sun 14/07/2024

How To Be A World Music Star, BBC Four | reviews, news & interviews

How To Be A World Music Star, BBC Four

How To Be A World Music Star, BBC Four

Having mostly ignored world music, BBC Four plays catch up - too little, too late?

Tinariwen: world music stars with attitude

This was a somewhat nostalgic look at the rise of “World Music” as a genre, starting in the Eighties when the term was first used, essentially as a marketing tool. As the ever ebullient Andy Kershaw put it, the problem was where in record stores “you could put a choir of Bulgarian tractor drivers next to some hot shot guitar slinger from Guinea-Bissau".

And as another talking head - and there lots of mainly good ones - pointed out, there was an urge for something a bit more real, more connected, more spiritual even, than either the gloss of Eighties mainstream pop or earnest indie-rock was providing.

There was a sense in the tone that the film was considering a slightly odd cultural phenomenon, akin to air guitar playing or sumo wrestling. In fact, as music is such an important part of culture (“all art aspires to the condition of music,” as Walter Pater memorably put it), this was actually a tour of some of the best music on the entire planet of the last 30 years.

The BBC would never had the gumption to make a TV documentary from Cuba on the Buena Vistas

As I tend to point out  - and did for this programme but ended on the cutting-room floor -  in the Eighties my local high street had a Wimpy bar and a curry house and now has myriad nationalities represented, and everything from football teams to finance have globalised. And yet music in the media stubbornly remains mainly Anglo-Saxon, give or take the odd freakish hit from elsewhere.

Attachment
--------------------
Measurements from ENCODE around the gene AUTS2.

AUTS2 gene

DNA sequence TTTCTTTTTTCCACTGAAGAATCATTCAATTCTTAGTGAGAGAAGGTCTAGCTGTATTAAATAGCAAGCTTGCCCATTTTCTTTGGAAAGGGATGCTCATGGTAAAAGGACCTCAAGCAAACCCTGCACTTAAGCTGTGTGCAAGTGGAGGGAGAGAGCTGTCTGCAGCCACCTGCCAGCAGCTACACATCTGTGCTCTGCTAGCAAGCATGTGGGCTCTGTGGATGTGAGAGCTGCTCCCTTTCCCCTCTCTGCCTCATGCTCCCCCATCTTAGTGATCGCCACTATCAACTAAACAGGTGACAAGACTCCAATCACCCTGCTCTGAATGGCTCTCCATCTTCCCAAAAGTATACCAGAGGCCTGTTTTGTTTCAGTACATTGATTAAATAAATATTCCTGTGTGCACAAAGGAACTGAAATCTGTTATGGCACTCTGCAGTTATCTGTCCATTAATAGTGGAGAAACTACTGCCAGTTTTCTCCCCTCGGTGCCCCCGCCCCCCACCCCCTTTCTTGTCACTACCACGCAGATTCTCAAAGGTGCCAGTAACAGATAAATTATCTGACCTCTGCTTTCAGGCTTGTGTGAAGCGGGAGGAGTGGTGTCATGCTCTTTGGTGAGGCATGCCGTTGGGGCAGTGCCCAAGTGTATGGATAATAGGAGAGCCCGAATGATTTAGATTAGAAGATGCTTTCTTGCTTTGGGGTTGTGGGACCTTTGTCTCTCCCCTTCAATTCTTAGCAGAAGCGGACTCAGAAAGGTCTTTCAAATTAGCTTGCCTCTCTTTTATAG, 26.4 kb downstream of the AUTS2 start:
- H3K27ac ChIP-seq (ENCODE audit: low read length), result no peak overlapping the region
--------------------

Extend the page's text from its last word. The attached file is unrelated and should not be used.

This was good on some of the reasons why world music didn’t storm the charts as it might have done. The artists (and big record companies) wanted their music to sound like Michael Jackson, the world music enthusiasts wanted “dirt”. As a result, once they had major backing, the polished productions of groups like the Bhundu Boys and Baaba Maal didn’t work for either audiences. And the category itself may well have marginalised potential best-sellers

There were good reminiscences of the early Eighties where, pre-internet, seemingly only a couple of hundred enthusiasts would swap tapes of their latest discoveries and patronise the only African music shop in the country. There was a certain revisionism going on as well – Malcolm McLaren did his South African-inspired hit Duck Rock album several years before Paul Simon’s relatively wishy-washy Graceland.

Despite some inspiring footage, I was left with the thought that the real reason world music didn’t take off in the UK had a lot to do with television. In countries where people were exposed to the good stuff on TV, from Cesaria Evora, to Manu Chao or Amadou and Mariam (million sellers all elsewhere but not mentioned) people loved it and bought it. 

All these artists – and others who were mentioned such as desert rockers Tinawiren and the sublime Nusrat Fateh Ali Khan (pictured left) - are major artists with sufficiently interesting stories which would have made eye-opening documentary subjects as Wim Wenders acheived in The Buena Vista Social Club. Many were ignored by TV.